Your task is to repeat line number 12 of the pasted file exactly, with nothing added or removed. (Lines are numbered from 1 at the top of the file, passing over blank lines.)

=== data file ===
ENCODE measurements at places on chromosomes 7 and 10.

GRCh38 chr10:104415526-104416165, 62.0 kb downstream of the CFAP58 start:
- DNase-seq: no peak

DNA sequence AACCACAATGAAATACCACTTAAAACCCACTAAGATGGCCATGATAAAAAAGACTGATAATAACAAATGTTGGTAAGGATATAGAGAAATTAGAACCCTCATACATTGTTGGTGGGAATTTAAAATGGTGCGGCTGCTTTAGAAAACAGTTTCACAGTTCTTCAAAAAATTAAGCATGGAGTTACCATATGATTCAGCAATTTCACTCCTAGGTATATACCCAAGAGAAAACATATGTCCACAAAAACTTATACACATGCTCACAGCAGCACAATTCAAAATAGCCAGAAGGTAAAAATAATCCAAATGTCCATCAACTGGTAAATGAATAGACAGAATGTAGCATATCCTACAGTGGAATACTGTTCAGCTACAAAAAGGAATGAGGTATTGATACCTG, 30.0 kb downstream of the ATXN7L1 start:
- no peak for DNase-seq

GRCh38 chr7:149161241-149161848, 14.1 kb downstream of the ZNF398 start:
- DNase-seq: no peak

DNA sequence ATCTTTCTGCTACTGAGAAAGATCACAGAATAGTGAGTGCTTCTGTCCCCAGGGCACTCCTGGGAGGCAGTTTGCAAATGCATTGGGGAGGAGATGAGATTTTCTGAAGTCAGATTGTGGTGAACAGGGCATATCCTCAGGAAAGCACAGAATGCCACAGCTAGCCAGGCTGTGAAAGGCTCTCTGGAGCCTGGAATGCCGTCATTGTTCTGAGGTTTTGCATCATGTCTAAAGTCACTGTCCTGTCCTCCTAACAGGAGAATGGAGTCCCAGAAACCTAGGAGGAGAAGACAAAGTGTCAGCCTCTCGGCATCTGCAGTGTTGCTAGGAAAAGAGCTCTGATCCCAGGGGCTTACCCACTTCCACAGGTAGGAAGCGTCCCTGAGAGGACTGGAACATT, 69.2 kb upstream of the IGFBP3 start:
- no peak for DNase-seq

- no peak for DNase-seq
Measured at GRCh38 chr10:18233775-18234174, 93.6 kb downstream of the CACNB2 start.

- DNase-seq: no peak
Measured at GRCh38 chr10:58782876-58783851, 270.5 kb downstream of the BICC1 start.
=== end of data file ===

- DNase-seq: no peak